In order to provide telecommunication services and facilities within a country, telecom companies are required to obtain a licence. In May 2004, such licences were issued by the Pakistan Telecom Authority (PTA) to (the then new entrants) Telenor and Warid for a duration of 15 years subsequent to an auction that cost both entities $291 million. Five months later, for the same amount and duration, Zong renewed their license as well.
Fifteen years later, one would expect the renewal process to be a smooth one, especially given that the agreement required the process to begin at least two years before the expiry deadline. Yet, the process is in complete disarray. PTA did not have a chairman for almost a year and as the May 24 deadline looms, both Jazz (which merged with Warid) and Telenor have now approached the courts in order to obtain “clarity” on the terms and ensure the process is carried out in a transparent manner.
In an ideal situation, a third party determines the price and PTA did hire the services of a consultancy firm at the end of 2017 to set the terms and price of the licence renewals. However, due to a change in government and the absence of a PTA chairman, the consultants did not start work and with the deadline approaching, the Prime Minister had to constitute an inter-ministerial committee to set the terms and price of the licences based on the recommendations made by PTA.
The price of the licence has now become a major obstacle as the government has priced the renewal fee at approximately $450 million for both Warid and Telenor and approximately $470 million for Zong – an increase of almost 55% on the original price.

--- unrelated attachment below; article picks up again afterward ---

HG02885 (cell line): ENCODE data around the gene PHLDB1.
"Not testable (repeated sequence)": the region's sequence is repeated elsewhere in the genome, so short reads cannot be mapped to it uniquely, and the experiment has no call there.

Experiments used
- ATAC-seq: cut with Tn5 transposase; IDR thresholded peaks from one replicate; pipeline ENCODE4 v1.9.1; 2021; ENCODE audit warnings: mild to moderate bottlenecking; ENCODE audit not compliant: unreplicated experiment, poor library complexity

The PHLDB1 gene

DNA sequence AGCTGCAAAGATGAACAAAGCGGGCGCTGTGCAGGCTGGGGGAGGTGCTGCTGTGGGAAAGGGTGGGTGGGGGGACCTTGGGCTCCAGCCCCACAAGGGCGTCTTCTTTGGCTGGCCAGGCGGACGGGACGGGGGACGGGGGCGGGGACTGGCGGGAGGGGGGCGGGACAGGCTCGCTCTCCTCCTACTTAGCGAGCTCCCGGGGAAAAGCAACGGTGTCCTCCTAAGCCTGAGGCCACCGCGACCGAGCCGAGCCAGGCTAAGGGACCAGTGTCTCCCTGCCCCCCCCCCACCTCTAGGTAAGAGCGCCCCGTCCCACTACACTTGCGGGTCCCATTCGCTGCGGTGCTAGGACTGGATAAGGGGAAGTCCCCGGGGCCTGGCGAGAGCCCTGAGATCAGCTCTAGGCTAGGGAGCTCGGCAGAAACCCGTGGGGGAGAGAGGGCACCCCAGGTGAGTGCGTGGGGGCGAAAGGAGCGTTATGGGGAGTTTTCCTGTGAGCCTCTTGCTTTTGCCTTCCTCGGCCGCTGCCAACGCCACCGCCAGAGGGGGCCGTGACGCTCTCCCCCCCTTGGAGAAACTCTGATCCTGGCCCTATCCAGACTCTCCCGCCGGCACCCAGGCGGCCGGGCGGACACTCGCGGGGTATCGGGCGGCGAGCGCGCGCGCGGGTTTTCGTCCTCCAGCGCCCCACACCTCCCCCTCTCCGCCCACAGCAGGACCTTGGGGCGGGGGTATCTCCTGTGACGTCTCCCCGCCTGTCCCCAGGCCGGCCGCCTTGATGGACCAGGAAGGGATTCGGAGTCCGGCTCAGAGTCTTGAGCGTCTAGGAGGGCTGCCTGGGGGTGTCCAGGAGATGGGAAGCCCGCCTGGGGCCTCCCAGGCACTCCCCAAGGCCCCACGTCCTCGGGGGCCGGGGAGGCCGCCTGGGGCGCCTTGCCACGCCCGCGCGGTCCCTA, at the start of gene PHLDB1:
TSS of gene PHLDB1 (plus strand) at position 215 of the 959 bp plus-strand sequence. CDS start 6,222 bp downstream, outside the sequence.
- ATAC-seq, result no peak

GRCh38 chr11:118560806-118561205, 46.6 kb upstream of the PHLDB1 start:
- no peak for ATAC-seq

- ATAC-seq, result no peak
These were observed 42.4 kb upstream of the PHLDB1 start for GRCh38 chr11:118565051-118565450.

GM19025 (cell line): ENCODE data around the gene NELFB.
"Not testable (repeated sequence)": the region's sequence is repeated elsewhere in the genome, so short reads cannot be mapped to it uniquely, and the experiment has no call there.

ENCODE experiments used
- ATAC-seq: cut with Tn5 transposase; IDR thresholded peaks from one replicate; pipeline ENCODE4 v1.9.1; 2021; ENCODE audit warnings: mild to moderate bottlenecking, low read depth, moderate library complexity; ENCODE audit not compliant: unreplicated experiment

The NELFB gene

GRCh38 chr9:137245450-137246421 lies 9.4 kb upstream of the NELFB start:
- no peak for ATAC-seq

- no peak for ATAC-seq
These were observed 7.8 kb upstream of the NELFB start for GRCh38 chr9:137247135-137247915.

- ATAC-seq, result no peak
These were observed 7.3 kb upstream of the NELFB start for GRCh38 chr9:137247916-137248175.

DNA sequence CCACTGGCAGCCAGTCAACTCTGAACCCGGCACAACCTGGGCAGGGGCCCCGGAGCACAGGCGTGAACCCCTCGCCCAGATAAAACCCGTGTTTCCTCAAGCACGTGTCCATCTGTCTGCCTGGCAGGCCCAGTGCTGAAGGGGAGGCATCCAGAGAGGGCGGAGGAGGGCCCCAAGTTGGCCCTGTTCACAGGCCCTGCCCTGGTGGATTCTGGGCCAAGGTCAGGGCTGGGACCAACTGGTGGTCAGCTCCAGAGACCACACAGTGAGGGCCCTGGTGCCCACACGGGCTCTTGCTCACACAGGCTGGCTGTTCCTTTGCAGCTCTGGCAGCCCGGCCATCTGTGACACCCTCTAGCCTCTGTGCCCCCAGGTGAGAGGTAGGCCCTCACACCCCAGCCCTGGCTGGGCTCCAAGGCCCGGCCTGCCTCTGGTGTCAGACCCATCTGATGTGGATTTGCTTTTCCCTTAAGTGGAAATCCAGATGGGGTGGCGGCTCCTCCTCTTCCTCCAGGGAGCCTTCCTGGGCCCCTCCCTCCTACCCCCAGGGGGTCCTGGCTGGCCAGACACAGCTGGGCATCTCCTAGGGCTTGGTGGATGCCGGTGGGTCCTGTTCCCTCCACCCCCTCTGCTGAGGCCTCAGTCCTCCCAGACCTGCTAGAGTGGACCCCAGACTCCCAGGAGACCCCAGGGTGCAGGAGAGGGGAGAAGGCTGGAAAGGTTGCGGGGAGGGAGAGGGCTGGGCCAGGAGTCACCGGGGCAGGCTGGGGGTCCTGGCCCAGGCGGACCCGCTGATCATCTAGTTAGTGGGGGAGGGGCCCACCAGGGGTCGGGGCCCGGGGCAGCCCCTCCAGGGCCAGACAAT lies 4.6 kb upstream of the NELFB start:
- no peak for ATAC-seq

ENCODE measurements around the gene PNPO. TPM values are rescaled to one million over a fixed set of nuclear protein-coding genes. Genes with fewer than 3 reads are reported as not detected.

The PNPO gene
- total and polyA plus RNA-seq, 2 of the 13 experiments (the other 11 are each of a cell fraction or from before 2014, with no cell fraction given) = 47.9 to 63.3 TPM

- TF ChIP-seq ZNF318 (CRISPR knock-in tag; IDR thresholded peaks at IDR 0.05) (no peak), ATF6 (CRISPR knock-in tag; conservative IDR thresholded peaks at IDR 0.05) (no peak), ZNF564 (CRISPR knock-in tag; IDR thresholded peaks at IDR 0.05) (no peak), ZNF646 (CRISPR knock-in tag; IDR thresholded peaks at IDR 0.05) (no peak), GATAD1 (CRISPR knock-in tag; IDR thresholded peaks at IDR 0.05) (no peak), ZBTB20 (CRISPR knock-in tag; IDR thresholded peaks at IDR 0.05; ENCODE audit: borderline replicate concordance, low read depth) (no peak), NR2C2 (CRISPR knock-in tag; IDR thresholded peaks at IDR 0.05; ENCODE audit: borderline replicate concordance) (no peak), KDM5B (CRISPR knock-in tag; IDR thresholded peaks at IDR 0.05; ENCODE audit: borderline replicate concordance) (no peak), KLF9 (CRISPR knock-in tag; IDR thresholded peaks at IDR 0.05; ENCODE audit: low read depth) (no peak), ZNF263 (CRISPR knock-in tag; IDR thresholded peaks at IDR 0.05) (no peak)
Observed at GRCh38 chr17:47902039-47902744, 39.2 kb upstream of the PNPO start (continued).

The government has set the price based on a combination of two factors. Firstly, increased penetration (especially in the mobile data market) as well as growth in the size of the population – and by extension, the market. Secondly and perhaps more importantly, the $395 million and $325 million 4G spectrum auction won by Telenor in 2016 and Jazz in 2017 respectively.
The telecom companies for their part argue that the price is too high. Their main argument is the fact that both the telecom policy and the relevant clauses in the license require that the first renewal take place at the same price upon which the license was originally acquired. This argument is boosted by the fact that licence renewal of Ufone (in which the Government of Pakistan has equity), was set at $291 million through interest fee payments in 2014.
Telecoms are one of the most taxed sectors in Pakistan, added to which Pakistan offers one of the cheapest cellular services rates. The telecom companies also pay 2. 5% of their annual adjusted revenues for the universal service fund. If one adds the devaluation of the rupee to these expenditures, the telecoms are looking at a huge amount that requires a lot more effort to recoup.
The proposed fees will help the government to earn north of $1.3 billion in desperately needed revenue. However, this is a myopic view as high licence fees disincentive any efforts towards investing in the expansion and improvement of network facilities which are critical in driving a knowledge economy.
This messy renewal process needs to be settled soon as it does not paint an encouraging picture among potential investors. Any settlement needs to be made with the agreement of all stakeholders – from the regulators to the operators – as only this will ensure the sustainability of a sector that is critical in driving us forward in the fourth industrial revolution.
Ans Khurram is an insights professional working in the telecommunication industry in Pakistan. email@example.com